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Do Atheists Really Have Higher IQs than Believers?

Smart

Some atheists maintain their non-belief comes through superior intelligence. In particular, many online atheists like to quote, “A fool says in his heart there is a God.” He reads only those sources which confirm and conform to his view and eschews those which do not. And he isn’t shy about telling you how dumb it is not to believe as he does.

But consider: nearly all the greatest, best, highest, most beautiful minds that ever existed were theists. Aristotle? Augustine? Confucius? Aquinas? Bonaventure? Copernicus? Bruno? Kepler? Galileo? Pascal? Descartes? Newton? Bach? Mendel? The list is endless. Most people were and still are theists of one sort or another. It is only in the twentieth and twenty-first centuries where atheism picked up steam.

If one is to study the association between intelligence and religious belief it is clear that one must account for history. The year 1928 is not the same as 1978 particularly in countries like Vietnam, where in 1928 many theists lived, but where in 1978 they have mostly disappeared. The date is especially important if we define theist as one who publicly checks “Believer” on a survey, a survey the government may soon learn about. (For 1978 Vietnam did not take kindly to discover believers in its midst.)

In the above example, I did not choose the year 1928 arbitrarily. It was the time of the first study in the dataset reanalyzed (for the umpteenth time) by Miron Zuckerman, Jordan Silberman, and Judith Hall in their paper “The Relation Between Intelligence and Religiosity: A Meta-Analysis and Some Proposed Explanations” in Personality and Social Psychology Review. The conclusions in this paper have recently gone viral around the Internet.

One problem, however, is that in their study, Zuckerman et alia don’t recognize history as much as do Richard Lynn, John Harvey, and Helmuth Nyborg in their original analysis (data here). In their “Average intelligence predicts atheism rates across 137 nations” in Intelligence, they say:
 

"Two of the most anomalous are Cuba and Vietnam, which have higher percentages disbelieving in God (40% and 81%, respectively) than would be expected from their IQs of 85 and 94 (respectively). This is likely attributable to these being former or current communist countries in which there has been strong atheistic propaganda against religious belief. In addition, it has sometimes been suggested that communism is itself a form of religion in which Das Capital is the sacred text, Lenin was the Messiah who came to bring heaven on earth, while Stalin, Mao, Castro and others have been his disciples who have came to spread the message in various countries."

 
Too bad they still used the data in their analysis. But then so did Zuckerman.

Here’s the picture of the data (the news media and Wikipedia have this backwards; the authors call atheism “non-religiosity”, a category which is fuzzy and which probably includes some theists, of a sort):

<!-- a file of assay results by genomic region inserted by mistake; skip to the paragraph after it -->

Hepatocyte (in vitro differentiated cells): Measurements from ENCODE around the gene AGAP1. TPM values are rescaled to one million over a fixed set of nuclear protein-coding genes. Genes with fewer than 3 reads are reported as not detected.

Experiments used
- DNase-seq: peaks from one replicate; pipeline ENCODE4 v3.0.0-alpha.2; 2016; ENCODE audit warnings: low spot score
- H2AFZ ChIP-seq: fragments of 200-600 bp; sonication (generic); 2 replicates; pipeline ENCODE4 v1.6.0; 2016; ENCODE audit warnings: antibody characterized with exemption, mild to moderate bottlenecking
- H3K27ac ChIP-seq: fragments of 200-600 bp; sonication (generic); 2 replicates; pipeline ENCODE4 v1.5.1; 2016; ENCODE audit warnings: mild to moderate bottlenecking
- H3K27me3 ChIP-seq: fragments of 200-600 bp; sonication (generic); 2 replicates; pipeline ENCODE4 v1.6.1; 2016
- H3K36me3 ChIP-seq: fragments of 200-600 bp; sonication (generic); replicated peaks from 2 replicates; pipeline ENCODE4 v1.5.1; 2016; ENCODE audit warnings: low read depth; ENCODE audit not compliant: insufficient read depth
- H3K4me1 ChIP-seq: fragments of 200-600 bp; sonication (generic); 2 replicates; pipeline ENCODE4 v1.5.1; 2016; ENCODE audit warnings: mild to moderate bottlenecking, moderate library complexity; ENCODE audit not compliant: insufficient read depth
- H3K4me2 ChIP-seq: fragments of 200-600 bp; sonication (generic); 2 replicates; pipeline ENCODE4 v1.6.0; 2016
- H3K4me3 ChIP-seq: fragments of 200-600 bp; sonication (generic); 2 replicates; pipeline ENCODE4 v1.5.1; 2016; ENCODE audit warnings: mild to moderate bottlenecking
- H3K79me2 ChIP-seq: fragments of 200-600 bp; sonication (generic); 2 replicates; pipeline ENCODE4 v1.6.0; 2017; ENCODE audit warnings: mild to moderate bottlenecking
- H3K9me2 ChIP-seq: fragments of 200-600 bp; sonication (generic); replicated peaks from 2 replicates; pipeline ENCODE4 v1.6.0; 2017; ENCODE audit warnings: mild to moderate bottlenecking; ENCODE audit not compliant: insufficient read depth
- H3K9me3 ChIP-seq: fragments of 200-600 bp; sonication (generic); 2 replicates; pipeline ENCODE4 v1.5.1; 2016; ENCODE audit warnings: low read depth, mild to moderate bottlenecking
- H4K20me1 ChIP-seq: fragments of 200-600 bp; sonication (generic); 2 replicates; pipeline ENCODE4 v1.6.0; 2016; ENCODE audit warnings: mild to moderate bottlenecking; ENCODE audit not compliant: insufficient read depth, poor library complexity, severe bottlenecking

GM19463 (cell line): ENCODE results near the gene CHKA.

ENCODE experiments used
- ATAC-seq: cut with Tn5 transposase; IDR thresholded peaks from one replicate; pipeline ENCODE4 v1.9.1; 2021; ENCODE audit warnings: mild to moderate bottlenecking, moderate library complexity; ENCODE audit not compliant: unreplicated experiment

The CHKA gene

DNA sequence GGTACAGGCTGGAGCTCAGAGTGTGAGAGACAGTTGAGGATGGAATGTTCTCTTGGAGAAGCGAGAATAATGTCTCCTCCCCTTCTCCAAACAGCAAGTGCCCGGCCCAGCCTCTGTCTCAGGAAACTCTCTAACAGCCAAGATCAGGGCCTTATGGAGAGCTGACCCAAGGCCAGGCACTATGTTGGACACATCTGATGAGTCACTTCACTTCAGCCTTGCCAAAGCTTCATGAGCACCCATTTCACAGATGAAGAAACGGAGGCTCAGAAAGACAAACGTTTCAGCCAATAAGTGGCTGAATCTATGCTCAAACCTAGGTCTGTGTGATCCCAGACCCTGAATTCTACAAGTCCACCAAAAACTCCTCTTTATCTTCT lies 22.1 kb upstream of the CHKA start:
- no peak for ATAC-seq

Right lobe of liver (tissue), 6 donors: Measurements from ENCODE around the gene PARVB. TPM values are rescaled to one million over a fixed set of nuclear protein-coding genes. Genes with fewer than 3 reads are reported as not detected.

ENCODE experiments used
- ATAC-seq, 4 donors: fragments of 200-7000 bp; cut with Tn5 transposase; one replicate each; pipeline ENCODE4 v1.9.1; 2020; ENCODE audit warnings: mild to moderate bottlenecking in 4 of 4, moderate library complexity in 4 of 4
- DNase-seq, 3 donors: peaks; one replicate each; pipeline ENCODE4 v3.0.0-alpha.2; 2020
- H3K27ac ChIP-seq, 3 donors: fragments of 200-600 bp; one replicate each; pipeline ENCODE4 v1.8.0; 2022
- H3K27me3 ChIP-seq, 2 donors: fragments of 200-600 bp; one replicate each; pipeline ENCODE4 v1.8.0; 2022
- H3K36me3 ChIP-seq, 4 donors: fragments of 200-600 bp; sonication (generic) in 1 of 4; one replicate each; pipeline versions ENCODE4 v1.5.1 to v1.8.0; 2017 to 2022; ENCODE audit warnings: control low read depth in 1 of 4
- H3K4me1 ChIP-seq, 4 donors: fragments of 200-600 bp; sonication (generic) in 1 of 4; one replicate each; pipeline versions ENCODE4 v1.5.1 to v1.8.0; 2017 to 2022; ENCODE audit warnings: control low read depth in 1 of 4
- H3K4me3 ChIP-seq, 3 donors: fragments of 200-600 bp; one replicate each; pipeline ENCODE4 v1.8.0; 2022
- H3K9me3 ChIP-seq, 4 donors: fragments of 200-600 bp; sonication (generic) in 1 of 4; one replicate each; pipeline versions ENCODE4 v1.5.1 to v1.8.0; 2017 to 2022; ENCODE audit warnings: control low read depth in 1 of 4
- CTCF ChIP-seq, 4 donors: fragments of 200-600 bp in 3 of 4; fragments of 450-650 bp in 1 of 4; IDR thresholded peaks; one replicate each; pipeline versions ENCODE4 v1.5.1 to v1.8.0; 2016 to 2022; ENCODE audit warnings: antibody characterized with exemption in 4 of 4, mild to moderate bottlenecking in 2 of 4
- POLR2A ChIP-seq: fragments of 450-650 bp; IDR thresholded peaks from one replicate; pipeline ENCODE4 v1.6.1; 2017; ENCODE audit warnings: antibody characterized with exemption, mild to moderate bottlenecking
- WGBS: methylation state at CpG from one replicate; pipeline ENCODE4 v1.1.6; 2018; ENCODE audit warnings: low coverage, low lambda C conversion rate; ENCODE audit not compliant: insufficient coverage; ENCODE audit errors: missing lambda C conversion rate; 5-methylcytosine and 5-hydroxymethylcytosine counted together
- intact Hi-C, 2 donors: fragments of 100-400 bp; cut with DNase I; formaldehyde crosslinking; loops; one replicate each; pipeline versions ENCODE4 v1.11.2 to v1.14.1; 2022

Graph
 
If we accept the data as is we learn that for IQs around 100, percent atheism runs from near 0% to over 80%. This means, of course, that IQ has little to say about percent atheism when IQs are around 100, which is defined as the mean. The USA, incidentally, has IQ 98.5 and percent atheism 10.5%.

The bottom IQs, and also lowest percent atheists, belong to Cameroon, Central African Rep, Congo, Ethiopia, Mozambique, Sierra Leone, Gambia, Senegal, Zimbabwe, Guinea, Haiti, Liberia. You get the idea; many from the 1960s and 1970s, some earlier. But is it fair to compare Africa to modern Europe?

Another serious problem is that Zuckerman and friends cobbled together over sixty studies. Their Table 1 shows that the mechanism to measure IQ was different in different locations. The proportion of males varied from unknown, to low, to 100%. The measures of religiosity differed at different locations. Religions were also hugely different (is it the same to believe in animism as Protestant Christianity?). The samples, particularly in developed countries, were college kids, but elsewhere more non-college and precollege people were used. The lowest sample size was 22, but most were a hundred or so, with one topping out at over 14 thousand. And we already mentioned the widely disparate years the samples were taken.

Data of every flavor was observed, data that should not be mixed without an idea of how to combine the uncertainty inherent in each study and in how, say, kinds of IQ measurements map to other kinds of IQ measurements. In other words, they mixed data which should not be mixed, because nobody has any idea how to make these corrections.

But suppose somebody did know how. Then what? What could we possibly learn? Nothing. Or nothing of any use, except perhaps the extent which enculturation works (to convert people to atheism and theism). Look: we have already agreed that many people much smarter than us have been theists, but we also know that some clever folks have been non-theists. If we’re after raw body counts, the theists win handily.